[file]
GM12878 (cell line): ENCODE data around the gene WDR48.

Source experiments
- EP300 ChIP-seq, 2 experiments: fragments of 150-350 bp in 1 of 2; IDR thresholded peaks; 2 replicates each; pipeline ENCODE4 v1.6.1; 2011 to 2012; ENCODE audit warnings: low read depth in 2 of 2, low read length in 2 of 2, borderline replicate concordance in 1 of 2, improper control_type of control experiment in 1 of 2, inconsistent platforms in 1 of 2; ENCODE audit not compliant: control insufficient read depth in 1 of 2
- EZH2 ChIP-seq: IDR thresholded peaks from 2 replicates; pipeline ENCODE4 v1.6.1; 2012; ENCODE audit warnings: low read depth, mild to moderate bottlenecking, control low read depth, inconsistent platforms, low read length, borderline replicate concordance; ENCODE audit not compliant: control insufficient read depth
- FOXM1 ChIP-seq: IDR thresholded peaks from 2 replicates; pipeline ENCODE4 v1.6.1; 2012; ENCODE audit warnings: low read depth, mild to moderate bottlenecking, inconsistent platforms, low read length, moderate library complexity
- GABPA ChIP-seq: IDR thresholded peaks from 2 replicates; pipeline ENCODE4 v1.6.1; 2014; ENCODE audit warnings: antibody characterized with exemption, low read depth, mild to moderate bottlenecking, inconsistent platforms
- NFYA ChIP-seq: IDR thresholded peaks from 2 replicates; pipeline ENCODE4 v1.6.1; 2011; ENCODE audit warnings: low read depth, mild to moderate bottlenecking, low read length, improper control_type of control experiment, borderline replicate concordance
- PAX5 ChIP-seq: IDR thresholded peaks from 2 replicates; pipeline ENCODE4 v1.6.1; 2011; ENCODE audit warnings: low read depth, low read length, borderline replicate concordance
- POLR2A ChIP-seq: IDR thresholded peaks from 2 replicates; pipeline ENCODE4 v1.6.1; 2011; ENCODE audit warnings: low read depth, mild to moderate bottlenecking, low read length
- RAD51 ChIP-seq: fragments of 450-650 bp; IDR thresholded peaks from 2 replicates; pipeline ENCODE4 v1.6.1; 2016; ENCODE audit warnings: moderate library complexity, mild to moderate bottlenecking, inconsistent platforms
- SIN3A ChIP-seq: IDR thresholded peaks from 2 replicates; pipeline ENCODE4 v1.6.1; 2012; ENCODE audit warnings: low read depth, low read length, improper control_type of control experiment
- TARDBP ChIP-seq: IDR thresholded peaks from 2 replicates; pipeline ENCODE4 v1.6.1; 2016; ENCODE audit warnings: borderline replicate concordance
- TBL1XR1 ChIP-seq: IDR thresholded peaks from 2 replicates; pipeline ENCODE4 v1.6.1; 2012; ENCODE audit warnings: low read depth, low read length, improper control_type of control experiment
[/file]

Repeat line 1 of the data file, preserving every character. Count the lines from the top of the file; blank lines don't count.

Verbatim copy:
GM12878 (cell line): ENCODE data around the gene WDR48.